• Volume 65 , Number 3
  • Page: 345–51

Studies on therapeutic activity of benzoxazinorifamycin KRM-1648 in combination with other antimicrobial agents and biological response modifiers interferon-γ and granulocyte-macrophage colony-stimulating factor against M. leprae infection in athymic nude mice

Win Win Maw1; Haruaki Tomioka2; Katsumasa Sato3; Hajime Saito4


In the present study, we evaluated the in vivo anti -Mycobacteriuni leprae activities OF KRM-1648 (KRM) given at long intervals in combination with ofloxacin (OFLX), clofazimine (CFZ), and dapsone (DDS). We also examined the combined effects of two biological response modifiers (BRMs), gamma interferon (IFN-γ) and granulocytemacrophage colony-stimulating factor (GM-CSF), on the therapeutic efficacy of KRM. KRM exhibited potent therapeutic efficacy against M. leprae infection in mice even when given at 4-week intervals. KRM displayed increased efficacy in combination with OFLX, CFZ, and DDS (given three or six times per week) when given to mice in the multidrug combination KRM+OFLX+ CFZ+DDS. The therapeutic efficacy of KRM given at 4-week intervals was increased by combined use with IFN-γ but not by GM-CSF. Adoptive transfer of M. leprae antigen-primed lymphocytes of euthymic mice to recipient athymic nude mice with progressive M. leprae infection markedly enhanced host resistance.


Dans l'étude présente, nous avons évalué les activités in vivo vis-à-vis de Mycobacterium leprae de KRM-1648 (KRM) donné à de longs intervalles en combinaison avec l'ofloxacine (OFLX), la clofazimine (CFZ) et la dapsone (DDS). Nous avons également examiné les effets combinés de deux modificateurs de réponse biologique (MRB), l'interferon gamma (IFN-γ) et le facteur de stimulation des colonies de granulocytes-macrophages (FSC-GM), sur l'efficacité thérapeutique du KRM. Le KRM a montré une efficacité thérapeutique puissante vis-à-vis de l'infection à M. leprae che/ la souris, même quand il est donné à des intervalles de quatre semaines. Le KRM a montré une efficacité accrue en combinaison avec OFLX, CFX et DDS (donnés trois ou six fois par semaine) quand administré à la souris en combinaison polychimiothérapeutique KRM+OFLX+CFZ+DDS. L'efficacité thérapeutique du KRM donné à des intervalles de quatre semaines était augmentée par la combinaison avec IFN-γ, mais pas par FSC-GM. Le transfert adoptif de lymphocytes de souris euthymiques activés par des antigènes de M. leprae à des souris nues athymiques présentant une infection progressive par M. leprae ont stimlulé la résistance de l'hôte de manière marquée.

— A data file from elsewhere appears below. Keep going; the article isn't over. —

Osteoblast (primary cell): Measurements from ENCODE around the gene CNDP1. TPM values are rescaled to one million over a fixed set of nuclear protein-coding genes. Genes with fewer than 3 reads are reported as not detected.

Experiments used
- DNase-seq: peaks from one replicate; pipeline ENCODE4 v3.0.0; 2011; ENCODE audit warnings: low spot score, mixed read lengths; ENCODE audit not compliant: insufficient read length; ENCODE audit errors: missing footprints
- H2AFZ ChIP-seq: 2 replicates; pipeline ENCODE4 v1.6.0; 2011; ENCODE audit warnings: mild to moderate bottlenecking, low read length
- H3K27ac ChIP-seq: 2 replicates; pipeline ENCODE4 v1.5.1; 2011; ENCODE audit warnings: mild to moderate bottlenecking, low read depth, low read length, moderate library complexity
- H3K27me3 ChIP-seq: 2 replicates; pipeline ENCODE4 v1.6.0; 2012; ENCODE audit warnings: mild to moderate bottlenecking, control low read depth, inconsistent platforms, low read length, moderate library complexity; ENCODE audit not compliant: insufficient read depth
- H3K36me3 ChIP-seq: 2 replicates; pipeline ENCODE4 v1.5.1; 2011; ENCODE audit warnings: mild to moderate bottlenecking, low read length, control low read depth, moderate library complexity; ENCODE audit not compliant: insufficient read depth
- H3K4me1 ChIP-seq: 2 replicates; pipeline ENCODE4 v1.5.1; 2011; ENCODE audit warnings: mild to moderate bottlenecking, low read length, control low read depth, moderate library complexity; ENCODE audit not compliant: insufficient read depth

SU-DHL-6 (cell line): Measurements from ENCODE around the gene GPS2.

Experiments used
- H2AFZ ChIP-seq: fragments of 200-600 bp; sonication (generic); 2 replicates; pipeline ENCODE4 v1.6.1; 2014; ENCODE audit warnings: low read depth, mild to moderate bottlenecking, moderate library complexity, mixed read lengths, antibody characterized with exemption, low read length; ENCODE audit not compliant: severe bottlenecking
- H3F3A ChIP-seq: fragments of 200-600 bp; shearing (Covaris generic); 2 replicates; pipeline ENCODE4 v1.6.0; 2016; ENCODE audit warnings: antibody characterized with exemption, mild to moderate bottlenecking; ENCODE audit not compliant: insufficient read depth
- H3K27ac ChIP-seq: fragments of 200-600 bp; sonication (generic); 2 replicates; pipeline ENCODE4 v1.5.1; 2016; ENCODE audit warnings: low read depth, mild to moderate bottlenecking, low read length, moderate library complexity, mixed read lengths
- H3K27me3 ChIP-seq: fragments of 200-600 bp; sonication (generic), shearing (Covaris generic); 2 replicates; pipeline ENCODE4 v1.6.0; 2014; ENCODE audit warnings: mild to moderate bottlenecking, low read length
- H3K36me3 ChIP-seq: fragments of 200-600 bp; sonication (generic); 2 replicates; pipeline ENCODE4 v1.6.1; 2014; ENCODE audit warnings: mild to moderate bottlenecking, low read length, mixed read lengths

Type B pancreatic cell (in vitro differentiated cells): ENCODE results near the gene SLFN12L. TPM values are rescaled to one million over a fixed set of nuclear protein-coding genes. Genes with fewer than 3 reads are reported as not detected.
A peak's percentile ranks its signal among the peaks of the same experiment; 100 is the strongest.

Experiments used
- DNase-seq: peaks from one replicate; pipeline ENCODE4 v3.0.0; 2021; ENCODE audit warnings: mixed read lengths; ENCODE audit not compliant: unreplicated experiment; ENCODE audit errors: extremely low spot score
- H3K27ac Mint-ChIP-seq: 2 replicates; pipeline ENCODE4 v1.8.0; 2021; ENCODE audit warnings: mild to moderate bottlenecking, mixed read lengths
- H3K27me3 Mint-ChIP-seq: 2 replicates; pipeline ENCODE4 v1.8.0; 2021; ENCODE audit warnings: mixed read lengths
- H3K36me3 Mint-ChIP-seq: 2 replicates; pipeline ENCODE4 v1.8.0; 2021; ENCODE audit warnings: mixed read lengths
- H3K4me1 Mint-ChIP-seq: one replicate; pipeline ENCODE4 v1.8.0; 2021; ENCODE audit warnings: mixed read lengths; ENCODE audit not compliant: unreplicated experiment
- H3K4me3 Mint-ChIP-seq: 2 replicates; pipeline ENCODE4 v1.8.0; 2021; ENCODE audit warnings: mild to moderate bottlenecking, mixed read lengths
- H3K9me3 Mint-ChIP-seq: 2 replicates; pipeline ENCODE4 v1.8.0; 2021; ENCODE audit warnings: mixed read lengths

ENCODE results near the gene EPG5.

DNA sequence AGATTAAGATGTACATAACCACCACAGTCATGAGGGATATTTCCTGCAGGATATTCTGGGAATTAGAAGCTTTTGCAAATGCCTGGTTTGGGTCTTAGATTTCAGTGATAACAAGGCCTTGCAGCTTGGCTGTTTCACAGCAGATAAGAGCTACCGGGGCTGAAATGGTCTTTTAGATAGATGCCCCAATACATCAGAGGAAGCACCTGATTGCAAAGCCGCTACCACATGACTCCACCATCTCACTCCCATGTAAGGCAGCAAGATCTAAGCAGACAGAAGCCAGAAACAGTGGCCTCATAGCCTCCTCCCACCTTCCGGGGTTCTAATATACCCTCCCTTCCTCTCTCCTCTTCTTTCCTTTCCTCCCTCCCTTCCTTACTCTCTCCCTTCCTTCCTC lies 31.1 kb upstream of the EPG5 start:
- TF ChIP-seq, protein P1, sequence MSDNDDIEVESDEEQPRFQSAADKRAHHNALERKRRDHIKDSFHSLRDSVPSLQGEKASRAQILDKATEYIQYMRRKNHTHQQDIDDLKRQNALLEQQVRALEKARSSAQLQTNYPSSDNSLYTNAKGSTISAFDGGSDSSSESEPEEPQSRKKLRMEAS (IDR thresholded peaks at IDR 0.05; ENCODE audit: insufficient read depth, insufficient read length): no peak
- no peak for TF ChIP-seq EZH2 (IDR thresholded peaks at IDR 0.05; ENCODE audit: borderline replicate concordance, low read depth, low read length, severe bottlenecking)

En el presente estudio evaluamos la actividad anti- Mycobacterium leprae de la droga KRM-1648 (KRM) administrada en combinación eon ofloxacina (OFLX), clofazimina (CFZ) y dapsona (DDS). a intervalos largos de tiempo. También exeminamos los efectos combinados de dos modificadores biológicos de la respuesta inmune (interferon gamma. IFNγ, y factor estimulante de colonias tic granulocitos y monocitos, GM-CSF) sobre la eficacia terapéutica de KRM. La droga (KRM) exhibió un potente electo terapéutico contra la infección por M. leprae en el ratón, aun administrado a intervalos de 4 semanas. La eficiencia de KRM fue todavía mayor cuando se administró, 3 ó 6 veces por semana, en la combinación KRM+OFLX+ CFZ+DDS. I.a eficacia terapéutica de la KRM administrada a intervalos de 4 semanas, también se incrementó cuando se usó en combinación con IFNγ pero no cuando se usó junto con el GMCSF. La transferencia adoptiva de linfocitos de ratones eutímicos estimulados con antígenos de M. leprae a ratones desnudos atímicos infectados con M. leprae, aumentó marcadamente la resistencia del huésped.

Long-term chemotherapy is needed to achieve appreciable results in the control of multibacillary infections with use of multidrug regimen including rifampin, dapsone (DDS), and clofazimine (CFZ) (9, 28). The development of short-term chemotherapy regimens for leprosy patients using new drugs with highly potentiated antileprosy activity is desired in order to simplify administration of therapy by the general health services. Previously, we found that the new benzoxazinorifamycin derivative, KRM-1648 (KRM), displayed excellent in vivo therapeutic efficacy against Mycobacterium leprae infection induced in athymic nude mice (27). In addition, KRM exhibited increased therapeutic efficacy in combination with DDS and CFZ when these drugs were administered to mice once daily for 50 days (20), or in the following protocol for 90 days from day 91 to day 180: KRM, once weekly; DDS, daily, six times per week; CFZ, twice per week (19).